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Creators/Authors contains: "Elphick, Chris S."

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  1. Free, publicly-accessible full text available June 1, 2023
  2. Habitat loss disrupts species interactions through local extinctions, potentially orphaning species that depend on interacting partners, via mutualisms or com- mensalisms, and increasing secondary extinction risk. Orphaned species may become functionally or secondarily extinct, increasing the severity of the cur- rent biodiversity crisis. While habitat destruction is a major cause of biodiver- sity loss, the number of secondary extinctions is largely unknown. We investigate the relationship between habitat loss, orphaned species, and bipar- tite network properties. Using a real seed dispersal network, we simulate habi- tat loss to estimate the rate at which species are orphaned. To be able to draw general conclusions, we also simulate habitat loss in synthetic networks to quantify how changes in network properties affect orphan rates across broader parameter space. Both real and synthetic network simulations show that even small amounts of habitat loss can cause up to 10% of species to be orphaned. More area loss, less connected networks, and a greater disparity in the species richness of the network’s trophic levels generally result in more orphaned spe- cies. As habitat is lost to land-use conversion and climate change, more orphaned species increase the loss of community-level and ecosystem func- tions. However, the potentialmore »severity of repercussions ranges from minimal (no species orphaned) to catastrophic (up to 60% of species within a network orphaned). Severity of repercussions also depends on how much the interac- tion richness and intactness of the community affects the degree of redun- dancy within networks. Orphaned species could add substantially to the loss of ecosystem function and secondary extinction worldwide.« less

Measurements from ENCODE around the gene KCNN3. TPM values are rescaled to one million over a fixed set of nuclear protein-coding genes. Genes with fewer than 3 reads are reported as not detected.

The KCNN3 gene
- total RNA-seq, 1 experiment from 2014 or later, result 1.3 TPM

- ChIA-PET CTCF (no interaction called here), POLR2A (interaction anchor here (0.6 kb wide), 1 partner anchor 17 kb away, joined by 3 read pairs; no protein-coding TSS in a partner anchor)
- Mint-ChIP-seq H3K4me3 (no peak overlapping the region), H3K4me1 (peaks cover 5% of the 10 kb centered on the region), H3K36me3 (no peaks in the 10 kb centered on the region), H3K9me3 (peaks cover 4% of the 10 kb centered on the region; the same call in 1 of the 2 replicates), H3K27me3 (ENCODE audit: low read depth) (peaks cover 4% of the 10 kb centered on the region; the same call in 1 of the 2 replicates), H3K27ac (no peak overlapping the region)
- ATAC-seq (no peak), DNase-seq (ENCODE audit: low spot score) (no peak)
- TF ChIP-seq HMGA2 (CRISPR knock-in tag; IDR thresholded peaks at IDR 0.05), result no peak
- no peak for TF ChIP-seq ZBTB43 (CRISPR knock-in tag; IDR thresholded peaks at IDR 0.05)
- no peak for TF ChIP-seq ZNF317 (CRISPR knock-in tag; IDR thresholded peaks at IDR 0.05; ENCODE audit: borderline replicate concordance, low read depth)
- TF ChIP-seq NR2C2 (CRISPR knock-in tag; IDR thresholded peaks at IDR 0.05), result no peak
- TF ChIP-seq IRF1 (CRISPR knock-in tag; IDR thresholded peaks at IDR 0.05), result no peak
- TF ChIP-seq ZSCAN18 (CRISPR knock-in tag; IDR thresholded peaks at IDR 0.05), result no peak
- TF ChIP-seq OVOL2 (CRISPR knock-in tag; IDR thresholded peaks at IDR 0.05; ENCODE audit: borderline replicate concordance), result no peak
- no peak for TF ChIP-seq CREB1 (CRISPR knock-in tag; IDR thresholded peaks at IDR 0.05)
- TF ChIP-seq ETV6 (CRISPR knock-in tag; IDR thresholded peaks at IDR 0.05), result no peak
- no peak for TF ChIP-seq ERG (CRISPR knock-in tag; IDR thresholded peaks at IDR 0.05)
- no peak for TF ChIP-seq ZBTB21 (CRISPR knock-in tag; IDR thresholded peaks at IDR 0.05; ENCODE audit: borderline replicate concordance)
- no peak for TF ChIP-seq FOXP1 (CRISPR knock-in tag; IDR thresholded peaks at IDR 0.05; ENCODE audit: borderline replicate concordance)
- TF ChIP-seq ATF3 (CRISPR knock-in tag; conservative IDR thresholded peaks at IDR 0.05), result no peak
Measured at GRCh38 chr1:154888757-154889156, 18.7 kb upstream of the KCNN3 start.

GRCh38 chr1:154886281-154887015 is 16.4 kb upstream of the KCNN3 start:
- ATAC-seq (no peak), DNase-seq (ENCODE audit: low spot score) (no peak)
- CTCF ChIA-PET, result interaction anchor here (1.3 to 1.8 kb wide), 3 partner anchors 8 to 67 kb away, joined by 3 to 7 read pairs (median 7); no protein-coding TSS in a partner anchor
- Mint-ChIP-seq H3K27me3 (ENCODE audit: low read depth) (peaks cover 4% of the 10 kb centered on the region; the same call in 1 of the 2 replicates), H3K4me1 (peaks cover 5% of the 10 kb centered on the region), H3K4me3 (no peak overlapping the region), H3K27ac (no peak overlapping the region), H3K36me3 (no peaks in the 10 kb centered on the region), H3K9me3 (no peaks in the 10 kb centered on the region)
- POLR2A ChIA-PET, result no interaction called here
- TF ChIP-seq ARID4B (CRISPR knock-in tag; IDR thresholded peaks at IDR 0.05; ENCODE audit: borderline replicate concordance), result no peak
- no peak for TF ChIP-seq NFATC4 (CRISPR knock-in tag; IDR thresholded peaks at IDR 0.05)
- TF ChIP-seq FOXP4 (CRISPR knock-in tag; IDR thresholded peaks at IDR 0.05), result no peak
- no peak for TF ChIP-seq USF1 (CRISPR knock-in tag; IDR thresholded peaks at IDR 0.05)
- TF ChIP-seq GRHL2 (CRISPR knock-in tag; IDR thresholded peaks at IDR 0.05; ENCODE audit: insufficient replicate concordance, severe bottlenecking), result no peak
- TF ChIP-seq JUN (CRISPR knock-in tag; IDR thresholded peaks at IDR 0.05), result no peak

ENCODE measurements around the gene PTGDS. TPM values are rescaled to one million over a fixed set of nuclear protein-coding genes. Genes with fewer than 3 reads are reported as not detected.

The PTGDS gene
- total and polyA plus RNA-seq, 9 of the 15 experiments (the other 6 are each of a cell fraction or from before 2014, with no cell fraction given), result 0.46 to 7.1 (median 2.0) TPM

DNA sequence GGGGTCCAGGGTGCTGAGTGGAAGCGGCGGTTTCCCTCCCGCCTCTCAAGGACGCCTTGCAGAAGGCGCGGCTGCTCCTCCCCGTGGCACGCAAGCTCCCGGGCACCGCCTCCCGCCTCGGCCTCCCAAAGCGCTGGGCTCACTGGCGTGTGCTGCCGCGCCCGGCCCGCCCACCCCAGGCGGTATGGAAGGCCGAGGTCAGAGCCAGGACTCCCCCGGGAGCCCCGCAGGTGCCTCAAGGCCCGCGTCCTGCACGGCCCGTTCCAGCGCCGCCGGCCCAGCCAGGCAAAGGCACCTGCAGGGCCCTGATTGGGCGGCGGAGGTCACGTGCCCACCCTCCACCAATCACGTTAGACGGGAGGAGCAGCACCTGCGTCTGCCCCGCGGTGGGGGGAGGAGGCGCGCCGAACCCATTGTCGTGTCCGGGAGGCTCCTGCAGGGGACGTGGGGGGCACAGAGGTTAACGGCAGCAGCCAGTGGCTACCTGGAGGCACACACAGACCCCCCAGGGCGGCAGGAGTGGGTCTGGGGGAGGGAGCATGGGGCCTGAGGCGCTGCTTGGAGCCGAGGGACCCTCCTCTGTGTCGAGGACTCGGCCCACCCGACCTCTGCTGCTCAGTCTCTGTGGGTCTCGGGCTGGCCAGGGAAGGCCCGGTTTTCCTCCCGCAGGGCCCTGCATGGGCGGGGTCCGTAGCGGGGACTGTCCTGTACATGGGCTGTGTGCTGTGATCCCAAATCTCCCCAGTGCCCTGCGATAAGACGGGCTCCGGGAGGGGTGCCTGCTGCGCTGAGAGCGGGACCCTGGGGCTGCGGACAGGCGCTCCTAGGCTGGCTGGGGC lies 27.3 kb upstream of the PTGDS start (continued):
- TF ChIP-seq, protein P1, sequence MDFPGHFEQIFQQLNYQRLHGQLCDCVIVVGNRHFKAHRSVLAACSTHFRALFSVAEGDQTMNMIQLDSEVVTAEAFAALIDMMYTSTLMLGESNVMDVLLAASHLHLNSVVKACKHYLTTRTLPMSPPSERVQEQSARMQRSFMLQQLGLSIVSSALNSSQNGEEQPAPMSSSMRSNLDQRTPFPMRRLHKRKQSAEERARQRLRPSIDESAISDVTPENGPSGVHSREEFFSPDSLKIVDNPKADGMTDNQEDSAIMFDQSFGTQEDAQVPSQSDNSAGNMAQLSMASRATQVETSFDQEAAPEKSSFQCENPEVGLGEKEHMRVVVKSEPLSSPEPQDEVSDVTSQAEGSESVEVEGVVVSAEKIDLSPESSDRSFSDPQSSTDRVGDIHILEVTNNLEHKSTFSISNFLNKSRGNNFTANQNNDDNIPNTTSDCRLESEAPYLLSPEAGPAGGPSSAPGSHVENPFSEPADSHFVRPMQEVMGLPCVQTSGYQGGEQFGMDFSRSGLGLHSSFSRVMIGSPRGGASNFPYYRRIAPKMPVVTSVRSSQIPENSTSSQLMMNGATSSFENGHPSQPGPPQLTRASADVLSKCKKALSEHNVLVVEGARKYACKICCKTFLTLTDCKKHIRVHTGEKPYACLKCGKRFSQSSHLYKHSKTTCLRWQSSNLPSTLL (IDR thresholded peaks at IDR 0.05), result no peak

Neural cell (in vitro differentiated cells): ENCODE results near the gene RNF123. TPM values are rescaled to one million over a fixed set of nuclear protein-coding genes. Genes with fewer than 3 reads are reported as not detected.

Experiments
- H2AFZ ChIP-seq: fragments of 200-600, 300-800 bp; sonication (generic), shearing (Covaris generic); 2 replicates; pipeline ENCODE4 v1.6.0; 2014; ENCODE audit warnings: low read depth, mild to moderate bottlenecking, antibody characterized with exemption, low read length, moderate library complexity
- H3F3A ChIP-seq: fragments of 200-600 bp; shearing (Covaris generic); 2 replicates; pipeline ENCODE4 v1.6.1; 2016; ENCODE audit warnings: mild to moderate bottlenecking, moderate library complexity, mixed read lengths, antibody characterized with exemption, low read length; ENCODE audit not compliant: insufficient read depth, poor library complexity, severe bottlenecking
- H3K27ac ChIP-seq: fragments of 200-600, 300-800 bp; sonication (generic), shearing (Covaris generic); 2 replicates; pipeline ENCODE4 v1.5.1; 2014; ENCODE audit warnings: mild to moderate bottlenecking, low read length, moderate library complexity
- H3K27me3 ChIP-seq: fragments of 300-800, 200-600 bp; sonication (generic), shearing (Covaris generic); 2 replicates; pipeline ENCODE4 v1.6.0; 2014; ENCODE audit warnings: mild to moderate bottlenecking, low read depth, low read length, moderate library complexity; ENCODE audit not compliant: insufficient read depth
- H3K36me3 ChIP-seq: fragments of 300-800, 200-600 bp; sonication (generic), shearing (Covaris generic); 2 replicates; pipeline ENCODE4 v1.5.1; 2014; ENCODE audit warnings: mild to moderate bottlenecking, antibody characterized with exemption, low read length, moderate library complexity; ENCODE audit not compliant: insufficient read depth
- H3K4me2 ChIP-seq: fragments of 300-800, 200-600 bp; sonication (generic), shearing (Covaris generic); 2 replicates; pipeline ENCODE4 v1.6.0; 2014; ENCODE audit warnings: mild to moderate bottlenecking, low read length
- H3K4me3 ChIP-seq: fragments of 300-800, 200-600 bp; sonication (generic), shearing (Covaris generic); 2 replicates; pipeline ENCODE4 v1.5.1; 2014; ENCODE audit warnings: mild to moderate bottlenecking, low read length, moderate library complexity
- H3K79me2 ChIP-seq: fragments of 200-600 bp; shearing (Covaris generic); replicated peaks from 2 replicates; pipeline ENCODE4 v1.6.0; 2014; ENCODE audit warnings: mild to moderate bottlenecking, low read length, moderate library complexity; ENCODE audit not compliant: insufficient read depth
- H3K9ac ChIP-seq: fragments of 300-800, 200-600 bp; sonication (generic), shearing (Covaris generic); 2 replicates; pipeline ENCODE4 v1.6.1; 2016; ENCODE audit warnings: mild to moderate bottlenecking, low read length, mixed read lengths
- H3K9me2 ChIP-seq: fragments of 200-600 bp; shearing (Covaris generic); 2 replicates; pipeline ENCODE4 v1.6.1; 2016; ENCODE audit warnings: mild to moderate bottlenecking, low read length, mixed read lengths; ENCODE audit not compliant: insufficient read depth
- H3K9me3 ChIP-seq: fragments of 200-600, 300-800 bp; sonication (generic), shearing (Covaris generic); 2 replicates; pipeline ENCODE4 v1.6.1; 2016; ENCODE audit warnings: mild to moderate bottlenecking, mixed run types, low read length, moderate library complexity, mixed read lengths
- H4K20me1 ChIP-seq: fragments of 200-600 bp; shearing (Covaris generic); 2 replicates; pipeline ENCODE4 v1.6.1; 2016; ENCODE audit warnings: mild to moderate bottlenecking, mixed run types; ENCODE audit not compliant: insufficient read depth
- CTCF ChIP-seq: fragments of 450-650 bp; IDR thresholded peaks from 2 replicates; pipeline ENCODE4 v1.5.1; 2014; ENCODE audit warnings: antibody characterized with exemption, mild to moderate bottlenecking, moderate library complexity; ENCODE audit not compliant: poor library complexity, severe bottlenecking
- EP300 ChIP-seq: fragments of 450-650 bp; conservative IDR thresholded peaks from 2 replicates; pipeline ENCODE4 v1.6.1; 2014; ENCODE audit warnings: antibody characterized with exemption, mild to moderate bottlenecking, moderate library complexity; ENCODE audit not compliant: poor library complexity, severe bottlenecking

Free, publicly-accessible full text available April 22, 2023
  3. Free, publicly-accessible full text available June 1, 2023
  4. Abstract

    The interdisciplinary nature of conservation problems is increasingly being incorporated into research, raising fundamental questions about the relative importance of the different types of knowledge and data. Although there has been extensive research on the development of methods and tools for conservation planning, especially spatial planning, comparatively little is known about the relative importance of ecological versus non-ecological data for prioritization, or the likely return on investment of incorporating better data. We demonstrate a simple approach for (1) quantifying the sensitivity of spatial planning results to different ecological and non-ecological data layers, and (2) estimating the potential gains in efficiency from incorporating additional data. Our case study involves spatial planning for coastal squeeze, a process by which development blocks coastal ecosystems from moving landward in response to sea-level rise. We show that incorporating spatial data on landowners’ likelihood of selling had little effect on identifying relative priorities but drastically changed the outlook for whether conservation goals could be achieved. Better data on the costs of conservation actions had the greatest potential to improve the efficiency of spatial planning, in some cases generating more than an order of magnitude greater cost savings compared to ecological data. Our framework could bemore »applied to other systems to guide the development of spatial planning and to identify general rules of thumb for the importance of alternative data sources for conservation problems in different socio-ecological contexts.

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